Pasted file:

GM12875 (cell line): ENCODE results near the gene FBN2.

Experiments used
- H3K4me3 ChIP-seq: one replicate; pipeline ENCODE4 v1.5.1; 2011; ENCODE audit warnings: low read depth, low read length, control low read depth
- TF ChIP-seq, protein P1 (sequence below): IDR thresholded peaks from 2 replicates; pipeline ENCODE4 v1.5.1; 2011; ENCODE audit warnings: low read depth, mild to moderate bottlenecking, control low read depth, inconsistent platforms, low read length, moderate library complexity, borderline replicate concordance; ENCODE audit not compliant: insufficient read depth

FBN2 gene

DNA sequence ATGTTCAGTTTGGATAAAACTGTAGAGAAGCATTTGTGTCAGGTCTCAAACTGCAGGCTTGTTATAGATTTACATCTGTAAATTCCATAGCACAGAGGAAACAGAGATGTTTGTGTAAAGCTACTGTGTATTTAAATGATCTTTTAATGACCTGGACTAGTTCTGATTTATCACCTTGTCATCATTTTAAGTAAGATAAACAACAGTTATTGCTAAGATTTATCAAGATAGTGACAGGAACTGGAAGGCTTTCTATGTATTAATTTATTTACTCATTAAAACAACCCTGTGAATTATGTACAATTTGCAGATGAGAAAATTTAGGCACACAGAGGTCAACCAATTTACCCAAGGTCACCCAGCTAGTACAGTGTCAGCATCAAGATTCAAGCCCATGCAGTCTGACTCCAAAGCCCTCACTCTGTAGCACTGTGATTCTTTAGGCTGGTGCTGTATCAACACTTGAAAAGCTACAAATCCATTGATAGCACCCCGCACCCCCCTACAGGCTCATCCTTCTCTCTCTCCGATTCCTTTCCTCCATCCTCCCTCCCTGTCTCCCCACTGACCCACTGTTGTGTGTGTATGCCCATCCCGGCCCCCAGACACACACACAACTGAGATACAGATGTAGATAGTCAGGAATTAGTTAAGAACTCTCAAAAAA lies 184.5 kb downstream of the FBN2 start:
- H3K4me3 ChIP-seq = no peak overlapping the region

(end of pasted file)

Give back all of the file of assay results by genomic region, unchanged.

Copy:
GM12875 (cell line): ENCODE results near the gene FBN2.

Experiments used
- H3K4me3 ChIP-seq: one replicate; pipeline ENCODE4 v1.5.1; 2011; ENCODE audit warnings: low read depth, low read length, control low read depth
- TF ChIP-seq, protein P1 (sequence below): IDR thresholded peaks from 2 replicates; pipeline ENCODE4 v1.5.1; 2011; ENCODE audit warnings: low read depth, mild to moderate bottlenecking, control low read depth, inconsistent platforms, low read length, moderate library complexity, borderline replicate concordance; ENCODE audit not compliant: insufficient read depth

FBN2 gene

DNA sequence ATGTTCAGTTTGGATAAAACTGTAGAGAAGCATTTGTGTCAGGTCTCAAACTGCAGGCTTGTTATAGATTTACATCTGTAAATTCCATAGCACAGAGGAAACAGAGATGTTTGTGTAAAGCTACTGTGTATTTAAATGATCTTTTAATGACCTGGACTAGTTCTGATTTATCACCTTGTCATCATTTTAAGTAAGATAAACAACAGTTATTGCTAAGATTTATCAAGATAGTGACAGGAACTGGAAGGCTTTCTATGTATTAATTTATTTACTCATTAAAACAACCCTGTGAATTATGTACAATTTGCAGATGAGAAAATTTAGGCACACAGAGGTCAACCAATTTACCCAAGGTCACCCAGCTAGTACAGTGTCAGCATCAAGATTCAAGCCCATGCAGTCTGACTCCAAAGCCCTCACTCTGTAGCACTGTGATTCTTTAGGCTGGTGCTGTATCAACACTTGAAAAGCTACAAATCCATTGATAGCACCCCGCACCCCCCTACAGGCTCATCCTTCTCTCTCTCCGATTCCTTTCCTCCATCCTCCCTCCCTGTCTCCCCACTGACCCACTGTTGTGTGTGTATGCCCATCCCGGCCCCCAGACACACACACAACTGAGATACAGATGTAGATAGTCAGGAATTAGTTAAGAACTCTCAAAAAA lies 184.5 kb downstream of the FBN2 start:
- H3K4me3 ChIP-seq = no peak overlapping the region